Ultimately, I think that Christians also need to consider that rather than or in addition to “making space” for others in their space, they need to be prepared to completely give up their privilege, comfort, sense of control, and “home field advantage” by humbly2 seeking out those they wish to know in their own spaces, where they can feel safe and truly feel on equal ground or even at an advantage.  After all, trying to meet others only on one’s own terms is not an attempt to meet others at all.  Wendy talks about doing just that in her book when she talks about the first year she attended the Gay Christian Network’s annual conference.

1As an aside, I should point out that I have spoken with, met, broken bread with, drunken wine with, and gotten my butt kicked in a game of Stone Age by Wendy.  As such, my interactions with her do affect how I approach and engage with this book and the subject of generous spaciousness in general.

2As anyone who has maintained or or belonged to any space that caters to and seeks to be safe for marginalized people can tell you, there are different ways for privileged people to try entering and behaving in those spaces.  Some of those ways can disrupt such spaces and even make them unsafe.  Wendy exemplifies one of the better ways to go about this when she talks about how she approached seeking entry to her first GCN conference.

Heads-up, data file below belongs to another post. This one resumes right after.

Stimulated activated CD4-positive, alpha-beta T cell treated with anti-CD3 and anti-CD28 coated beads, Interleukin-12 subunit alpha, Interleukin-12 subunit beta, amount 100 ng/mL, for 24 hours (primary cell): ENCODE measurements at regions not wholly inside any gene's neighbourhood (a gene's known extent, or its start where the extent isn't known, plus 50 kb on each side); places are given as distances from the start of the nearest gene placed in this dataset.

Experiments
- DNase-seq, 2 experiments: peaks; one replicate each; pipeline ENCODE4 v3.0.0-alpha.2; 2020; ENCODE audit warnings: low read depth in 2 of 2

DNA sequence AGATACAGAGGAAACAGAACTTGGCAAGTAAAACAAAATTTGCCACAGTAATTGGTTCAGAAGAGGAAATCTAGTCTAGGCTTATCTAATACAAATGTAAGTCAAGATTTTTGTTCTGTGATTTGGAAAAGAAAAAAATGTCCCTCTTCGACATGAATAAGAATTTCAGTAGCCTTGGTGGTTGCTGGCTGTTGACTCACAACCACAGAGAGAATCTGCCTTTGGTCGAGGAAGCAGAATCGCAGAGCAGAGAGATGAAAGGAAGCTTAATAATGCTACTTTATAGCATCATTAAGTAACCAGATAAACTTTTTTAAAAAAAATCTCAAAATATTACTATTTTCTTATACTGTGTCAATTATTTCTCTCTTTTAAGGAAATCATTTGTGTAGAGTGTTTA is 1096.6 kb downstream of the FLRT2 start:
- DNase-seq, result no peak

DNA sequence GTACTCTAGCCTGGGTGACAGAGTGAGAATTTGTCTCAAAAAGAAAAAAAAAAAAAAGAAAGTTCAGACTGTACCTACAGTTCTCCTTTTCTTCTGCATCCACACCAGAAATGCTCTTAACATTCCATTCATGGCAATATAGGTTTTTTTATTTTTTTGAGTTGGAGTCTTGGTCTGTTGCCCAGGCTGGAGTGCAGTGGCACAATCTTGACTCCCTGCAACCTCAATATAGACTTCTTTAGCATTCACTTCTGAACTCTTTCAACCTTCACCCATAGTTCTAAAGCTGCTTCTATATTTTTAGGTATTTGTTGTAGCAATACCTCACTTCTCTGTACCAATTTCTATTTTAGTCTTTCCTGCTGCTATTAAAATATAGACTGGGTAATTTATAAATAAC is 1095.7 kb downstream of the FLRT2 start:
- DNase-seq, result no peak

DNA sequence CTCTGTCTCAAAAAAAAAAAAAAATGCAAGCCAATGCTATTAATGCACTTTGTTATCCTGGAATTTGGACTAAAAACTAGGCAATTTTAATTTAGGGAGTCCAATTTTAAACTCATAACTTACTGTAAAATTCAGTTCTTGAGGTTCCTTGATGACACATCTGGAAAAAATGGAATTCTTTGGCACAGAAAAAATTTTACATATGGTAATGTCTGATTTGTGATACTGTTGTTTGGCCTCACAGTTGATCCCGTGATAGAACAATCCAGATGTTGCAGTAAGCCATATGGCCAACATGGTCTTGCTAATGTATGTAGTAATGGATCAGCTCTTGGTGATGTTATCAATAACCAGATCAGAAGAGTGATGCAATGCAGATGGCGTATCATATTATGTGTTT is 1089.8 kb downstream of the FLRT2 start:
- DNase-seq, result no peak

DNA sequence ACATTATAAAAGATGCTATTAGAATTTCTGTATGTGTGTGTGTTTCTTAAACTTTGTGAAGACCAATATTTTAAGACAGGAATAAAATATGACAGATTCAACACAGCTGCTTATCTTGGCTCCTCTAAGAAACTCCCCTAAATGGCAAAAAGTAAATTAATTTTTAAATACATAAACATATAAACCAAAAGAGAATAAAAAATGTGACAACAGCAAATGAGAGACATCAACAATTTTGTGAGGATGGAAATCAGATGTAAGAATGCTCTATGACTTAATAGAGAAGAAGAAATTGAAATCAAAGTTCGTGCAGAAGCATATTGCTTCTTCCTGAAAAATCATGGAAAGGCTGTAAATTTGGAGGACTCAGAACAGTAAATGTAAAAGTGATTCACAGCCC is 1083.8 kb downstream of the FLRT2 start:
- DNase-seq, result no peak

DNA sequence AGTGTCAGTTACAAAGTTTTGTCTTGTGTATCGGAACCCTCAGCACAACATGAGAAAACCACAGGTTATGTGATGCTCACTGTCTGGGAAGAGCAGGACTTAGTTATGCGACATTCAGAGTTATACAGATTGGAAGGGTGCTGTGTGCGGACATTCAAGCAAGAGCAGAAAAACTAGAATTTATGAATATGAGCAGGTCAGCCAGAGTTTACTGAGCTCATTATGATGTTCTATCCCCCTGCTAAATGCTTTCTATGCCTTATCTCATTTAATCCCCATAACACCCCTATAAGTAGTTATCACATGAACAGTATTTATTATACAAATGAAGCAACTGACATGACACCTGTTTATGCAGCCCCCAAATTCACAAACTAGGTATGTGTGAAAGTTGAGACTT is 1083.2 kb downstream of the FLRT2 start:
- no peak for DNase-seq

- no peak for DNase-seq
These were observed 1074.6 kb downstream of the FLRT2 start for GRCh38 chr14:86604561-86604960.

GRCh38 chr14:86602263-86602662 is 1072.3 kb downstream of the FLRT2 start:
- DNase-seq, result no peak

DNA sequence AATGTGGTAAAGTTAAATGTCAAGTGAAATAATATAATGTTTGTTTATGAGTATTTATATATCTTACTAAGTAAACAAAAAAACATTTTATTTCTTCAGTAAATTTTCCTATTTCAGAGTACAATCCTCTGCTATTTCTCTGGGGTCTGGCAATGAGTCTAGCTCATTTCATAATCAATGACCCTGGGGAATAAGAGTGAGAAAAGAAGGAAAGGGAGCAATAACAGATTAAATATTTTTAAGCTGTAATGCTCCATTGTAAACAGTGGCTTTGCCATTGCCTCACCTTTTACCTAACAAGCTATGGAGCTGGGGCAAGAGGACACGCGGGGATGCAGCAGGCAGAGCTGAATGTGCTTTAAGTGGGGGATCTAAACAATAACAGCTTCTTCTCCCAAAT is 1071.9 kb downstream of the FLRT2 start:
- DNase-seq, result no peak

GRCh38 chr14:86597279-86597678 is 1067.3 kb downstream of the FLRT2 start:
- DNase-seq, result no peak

Spotlighting a Couple of BTG Posts

I really don’t have much to say today.  This is fine because it gives me the chance to point out a couple of posts written by Wendy over at the Bridging the Gap blog.  The first post is where she gives a brief summary and a few thoughtst about about the GSCR.  As I’ve blogged a bit about my own experiences at the retreat, I thought some readers might be able to hear someone else’s thoughts.  I particularly liked the sampling of quotes Wendy included from various attendees toward the bottom of her post.

The other post I want to draw readers’ attention to is one in which Wendy talks about a video showing a discussion between Rob Bell and Andrew Wilson in which the topic of the morality of same sex sexual relationships comes up.  Wendy offers her thoughts on how she might have responded to Wilson’s comments and questions, had she been in Bell’s position.  Her detailed and thoughtful analysis of some of the underlying questions — questions that don’t always have to do with human sexuality no less — that must be answered, as their answers will greatly influence how someone approaches the whole topic.